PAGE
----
CU Anschutz dental researchers shape the future of 3D printing

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What is the current state of 3D printing in dentistry?

Jeffrey Stansbury, Ph.D.: 3D printing is booming in the dental profession. Although this is only a minority of what is happening, it is growing rapidly and is expected to eclipse the reduction milling approach to manufacturing digitally derived dental appliances in the not too distant future.

Currently, materials are most important, which means that most of what is printed are dental models – replicas of the patient’s teeth for example. So while there is a great need to achieve higher performance 3D printable polymers that are suitable for long-term clinical function, here we are trying to go beyond standard 3D printing techniques and enable the production of devices. Fully functional strong and durable dental products produced via multi-material inkjet printing.

Kyle Sorensen, DDS ’25: In dentistry (with current 3D printing), we can do treatment planning, and you can also get a recording of the oral cavity. However, these casts or study molds are not used for direct dental application – it is just a snapshot of the patient’s mouth.

You can use these casts and molds for various applications, such as designing surgical guides or creating guards that prevent teeth grinding. But what our project offers is the possibility of creating intra-oral devices, such as dentures, bridges or implants, which can be used daily by patients.

What are the benefits of 3D printing for dental applications?

Stansbury: It has so many advantages in terms of delivery cost, delivery speed, material utilization efficiency, all kinds of things.

It’s the ability to 3D print a patient-specific design at very high resolution, which is a perfect fit for what 3D printing does. Mass customization is actually the terminology for what 3D printing can accomplish. These would be permanent dentures – or removable or partial – as well as crowns and bridges. It is these materials and the possibility of printing these materials in 3D in very high resolution.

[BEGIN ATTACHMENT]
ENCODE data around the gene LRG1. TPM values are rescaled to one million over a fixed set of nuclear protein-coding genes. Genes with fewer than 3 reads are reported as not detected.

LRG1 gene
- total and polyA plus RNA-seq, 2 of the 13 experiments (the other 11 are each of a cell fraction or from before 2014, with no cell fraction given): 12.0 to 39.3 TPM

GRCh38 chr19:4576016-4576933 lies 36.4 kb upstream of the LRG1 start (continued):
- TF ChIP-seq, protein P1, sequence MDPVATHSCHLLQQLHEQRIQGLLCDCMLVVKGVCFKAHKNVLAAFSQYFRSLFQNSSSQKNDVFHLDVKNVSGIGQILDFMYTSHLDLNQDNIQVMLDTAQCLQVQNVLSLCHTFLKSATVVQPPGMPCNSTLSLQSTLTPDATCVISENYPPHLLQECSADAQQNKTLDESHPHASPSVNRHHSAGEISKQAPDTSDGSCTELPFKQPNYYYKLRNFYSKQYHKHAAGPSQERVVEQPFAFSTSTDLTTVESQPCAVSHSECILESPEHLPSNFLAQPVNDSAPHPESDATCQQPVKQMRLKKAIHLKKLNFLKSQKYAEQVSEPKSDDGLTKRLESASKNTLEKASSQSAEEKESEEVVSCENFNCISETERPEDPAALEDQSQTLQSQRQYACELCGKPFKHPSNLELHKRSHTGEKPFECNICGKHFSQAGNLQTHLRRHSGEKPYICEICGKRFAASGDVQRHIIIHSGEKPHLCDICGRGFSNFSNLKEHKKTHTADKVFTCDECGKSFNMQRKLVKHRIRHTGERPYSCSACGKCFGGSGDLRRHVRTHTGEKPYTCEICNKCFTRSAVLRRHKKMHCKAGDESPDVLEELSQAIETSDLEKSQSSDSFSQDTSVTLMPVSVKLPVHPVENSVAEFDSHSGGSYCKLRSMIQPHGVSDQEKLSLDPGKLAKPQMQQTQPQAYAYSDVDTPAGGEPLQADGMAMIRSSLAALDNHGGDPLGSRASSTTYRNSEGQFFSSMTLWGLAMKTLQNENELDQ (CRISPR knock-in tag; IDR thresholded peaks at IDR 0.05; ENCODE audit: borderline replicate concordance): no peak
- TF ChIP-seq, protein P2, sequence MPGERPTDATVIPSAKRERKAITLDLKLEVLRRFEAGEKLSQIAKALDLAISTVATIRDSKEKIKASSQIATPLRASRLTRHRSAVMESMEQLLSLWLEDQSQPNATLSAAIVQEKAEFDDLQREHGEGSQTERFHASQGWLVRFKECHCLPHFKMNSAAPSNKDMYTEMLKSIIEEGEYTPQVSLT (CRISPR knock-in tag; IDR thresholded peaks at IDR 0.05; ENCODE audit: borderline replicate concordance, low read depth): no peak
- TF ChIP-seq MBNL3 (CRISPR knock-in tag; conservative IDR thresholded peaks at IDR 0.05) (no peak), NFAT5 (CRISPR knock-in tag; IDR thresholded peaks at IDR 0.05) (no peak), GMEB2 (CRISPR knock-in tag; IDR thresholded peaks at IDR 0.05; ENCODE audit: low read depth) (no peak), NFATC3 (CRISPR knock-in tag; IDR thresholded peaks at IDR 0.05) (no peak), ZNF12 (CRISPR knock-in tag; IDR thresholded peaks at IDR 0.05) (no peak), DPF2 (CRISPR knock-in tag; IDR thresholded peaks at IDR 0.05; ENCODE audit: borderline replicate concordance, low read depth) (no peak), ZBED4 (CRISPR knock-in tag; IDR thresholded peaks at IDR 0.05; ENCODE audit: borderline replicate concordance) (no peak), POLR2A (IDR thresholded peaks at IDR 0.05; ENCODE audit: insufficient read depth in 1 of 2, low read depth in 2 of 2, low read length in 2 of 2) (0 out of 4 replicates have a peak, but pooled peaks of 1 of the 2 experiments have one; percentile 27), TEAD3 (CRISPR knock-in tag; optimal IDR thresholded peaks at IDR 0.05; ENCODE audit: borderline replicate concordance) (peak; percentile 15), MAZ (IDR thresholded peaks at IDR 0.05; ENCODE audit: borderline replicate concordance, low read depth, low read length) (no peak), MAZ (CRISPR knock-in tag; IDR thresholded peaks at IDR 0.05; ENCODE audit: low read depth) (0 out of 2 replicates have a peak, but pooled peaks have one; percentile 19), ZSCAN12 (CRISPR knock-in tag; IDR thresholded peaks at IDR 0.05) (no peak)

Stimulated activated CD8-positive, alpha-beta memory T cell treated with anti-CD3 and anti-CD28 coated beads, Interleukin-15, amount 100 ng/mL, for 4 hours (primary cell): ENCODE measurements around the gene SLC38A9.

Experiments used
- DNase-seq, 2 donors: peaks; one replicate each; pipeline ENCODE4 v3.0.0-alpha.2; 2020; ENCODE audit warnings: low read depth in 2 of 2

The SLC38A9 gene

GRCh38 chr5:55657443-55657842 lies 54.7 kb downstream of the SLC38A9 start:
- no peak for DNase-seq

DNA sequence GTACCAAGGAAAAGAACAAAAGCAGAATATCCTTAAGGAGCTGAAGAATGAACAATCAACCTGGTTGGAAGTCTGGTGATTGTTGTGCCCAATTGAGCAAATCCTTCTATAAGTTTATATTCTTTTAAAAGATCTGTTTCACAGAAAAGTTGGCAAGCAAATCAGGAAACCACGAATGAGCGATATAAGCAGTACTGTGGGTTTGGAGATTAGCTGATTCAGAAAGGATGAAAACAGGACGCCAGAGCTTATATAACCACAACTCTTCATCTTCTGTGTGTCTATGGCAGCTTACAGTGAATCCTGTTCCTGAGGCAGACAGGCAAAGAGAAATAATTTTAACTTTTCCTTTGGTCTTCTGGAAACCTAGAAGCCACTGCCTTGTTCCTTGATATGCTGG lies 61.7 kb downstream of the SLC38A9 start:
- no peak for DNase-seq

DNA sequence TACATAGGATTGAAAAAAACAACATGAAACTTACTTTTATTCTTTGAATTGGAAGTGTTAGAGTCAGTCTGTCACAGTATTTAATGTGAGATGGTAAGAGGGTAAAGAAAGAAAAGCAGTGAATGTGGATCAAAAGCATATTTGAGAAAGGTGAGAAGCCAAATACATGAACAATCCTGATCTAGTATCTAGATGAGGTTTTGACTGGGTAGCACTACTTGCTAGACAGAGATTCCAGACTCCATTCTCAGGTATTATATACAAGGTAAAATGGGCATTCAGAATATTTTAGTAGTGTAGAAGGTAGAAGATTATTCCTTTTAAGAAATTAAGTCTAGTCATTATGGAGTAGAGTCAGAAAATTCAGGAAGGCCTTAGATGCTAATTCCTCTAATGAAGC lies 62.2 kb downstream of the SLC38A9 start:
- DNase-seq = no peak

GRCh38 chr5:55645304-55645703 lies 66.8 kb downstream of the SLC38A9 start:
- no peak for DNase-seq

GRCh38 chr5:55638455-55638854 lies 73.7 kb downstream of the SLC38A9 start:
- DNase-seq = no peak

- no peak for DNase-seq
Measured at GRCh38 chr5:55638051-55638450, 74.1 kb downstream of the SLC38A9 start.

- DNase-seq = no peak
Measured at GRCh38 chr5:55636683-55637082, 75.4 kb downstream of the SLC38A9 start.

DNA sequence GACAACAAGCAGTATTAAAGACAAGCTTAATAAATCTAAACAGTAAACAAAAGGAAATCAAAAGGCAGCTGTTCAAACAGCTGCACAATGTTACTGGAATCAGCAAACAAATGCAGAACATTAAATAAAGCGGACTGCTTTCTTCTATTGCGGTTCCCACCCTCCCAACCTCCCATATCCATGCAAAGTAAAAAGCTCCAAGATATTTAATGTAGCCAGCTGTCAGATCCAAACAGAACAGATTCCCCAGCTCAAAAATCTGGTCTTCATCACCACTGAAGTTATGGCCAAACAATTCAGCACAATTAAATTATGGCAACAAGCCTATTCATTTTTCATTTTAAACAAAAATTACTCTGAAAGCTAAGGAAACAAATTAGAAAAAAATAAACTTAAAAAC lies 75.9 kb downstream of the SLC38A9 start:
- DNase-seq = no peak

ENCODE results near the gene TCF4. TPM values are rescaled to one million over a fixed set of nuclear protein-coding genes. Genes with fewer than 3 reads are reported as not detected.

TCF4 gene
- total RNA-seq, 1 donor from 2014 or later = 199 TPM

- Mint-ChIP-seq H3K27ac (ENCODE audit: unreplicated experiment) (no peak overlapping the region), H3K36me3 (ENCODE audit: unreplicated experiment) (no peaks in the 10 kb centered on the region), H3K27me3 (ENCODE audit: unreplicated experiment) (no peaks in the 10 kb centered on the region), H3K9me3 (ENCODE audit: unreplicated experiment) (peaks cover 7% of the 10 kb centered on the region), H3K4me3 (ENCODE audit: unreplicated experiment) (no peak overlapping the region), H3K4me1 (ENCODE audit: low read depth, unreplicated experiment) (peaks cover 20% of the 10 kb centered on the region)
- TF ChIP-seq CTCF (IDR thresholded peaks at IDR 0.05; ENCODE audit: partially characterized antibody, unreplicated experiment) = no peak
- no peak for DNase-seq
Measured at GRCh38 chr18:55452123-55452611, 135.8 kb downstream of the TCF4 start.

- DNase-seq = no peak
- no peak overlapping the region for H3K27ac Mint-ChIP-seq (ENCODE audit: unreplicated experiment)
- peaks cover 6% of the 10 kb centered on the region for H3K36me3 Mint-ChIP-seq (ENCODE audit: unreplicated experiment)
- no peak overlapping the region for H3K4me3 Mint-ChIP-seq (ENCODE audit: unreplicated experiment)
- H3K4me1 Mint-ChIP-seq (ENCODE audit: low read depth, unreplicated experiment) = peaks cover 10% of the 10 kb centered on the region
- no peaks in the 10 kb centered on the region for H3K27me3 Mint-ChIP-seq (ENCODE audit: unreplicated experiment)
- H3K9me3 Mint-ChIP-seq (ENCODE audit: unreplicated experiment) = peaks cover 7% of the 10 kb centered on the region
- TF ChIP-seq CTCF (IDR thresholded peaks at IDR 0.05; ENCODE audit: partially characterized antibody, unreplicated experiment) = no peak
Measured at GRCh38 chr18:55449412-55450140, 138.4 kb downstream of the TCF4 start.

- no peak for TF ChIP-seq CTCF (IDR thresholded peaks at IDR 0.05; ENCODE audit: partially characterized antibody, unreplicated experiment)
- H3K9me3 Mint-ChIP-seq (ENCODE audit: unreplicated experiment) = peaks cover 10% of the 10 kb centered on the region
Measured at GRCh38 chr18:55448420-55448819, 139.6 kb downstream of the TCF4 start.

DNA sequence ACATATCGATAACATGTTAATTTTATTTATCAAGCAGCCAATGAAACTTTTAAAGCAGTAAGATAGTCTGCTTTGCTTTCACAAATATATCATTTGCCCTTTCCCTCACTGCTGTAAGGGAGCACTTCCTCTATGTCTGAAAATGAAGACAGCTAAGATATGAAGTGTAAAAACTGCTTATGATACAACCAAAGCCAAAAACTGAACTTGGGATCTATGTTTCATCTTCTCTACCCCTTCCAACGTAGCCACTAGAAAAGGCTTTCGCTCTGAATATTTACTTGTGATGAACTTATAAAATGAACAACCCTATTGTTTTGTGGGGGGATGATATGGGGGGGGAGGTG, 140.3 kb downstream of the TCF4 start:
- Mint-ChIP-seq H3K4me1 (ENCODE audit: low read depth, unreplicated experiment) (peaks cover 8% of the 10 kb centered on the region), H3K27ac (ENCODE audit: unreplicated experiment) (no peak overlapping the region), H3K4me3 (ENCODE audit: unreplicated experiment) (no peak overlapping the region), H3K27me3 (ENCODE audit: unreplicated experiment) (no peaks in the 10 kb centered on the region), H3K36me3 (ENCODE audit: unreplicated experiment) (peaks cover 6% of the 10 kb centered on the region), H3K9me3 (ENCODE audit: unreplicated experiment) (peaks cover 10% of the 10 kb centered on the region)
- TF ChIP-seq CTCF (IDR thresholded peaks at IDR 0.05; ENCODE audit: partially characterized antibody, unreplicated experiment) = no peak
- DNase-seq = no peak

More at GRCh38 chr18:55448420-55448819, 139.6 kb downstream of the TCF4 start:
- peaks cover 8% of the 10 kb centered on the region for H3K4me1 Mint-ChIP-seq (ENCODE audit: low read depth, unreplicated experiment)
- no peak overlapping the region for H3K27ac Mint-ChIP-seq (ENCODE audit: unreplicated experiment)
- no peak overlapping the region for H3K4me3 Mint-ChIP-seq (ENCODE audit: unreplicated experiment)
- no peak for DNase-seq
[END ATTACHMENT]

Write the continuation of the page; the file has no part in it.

What is 3D inkjet printing?

Stanbury: It’s like an inkjet color paper printer, where you can get any mix of colors on the fly. What we are looking for is to be able to precisely project droplets of multi-materials to obtain final unified polymers with localized control of material properties and aesthetic appearance to reproduce the differences between gums and teeth for example .

This is different from the conventional 3D printing used in dentistry today – vat-based printing – where you essentially create an object layer by layer as it is removed from the vat. We are producing new materials that far exceed what is possible with current vat-based printing and are advancing disposable materials even more radically.

Can you explain the science behind these new materials and how they are different from existing 3D printing materials?

Sorensen: Existing polymeric materials widely used in dentistry generally combine a chemically bonded network structure with secondary interactions that add strength and toughness. A good example is urethane dimethacrylate (UDMA) where the methacrylate groups react to produce the basic polymer network and the self-association of the urethane groups contributes to the overall performance. However, UDMA does not work for 3D inkjet printing because the association between urethane groups which is positive in the polymer state increases the viscosity of the ink in the pre-cure state where the jet of small, well-controlled droplets must take place.

A simple denture tooth button that was printed as a proof-of-principle demonstration of new materials being developed at the School of Dentistry.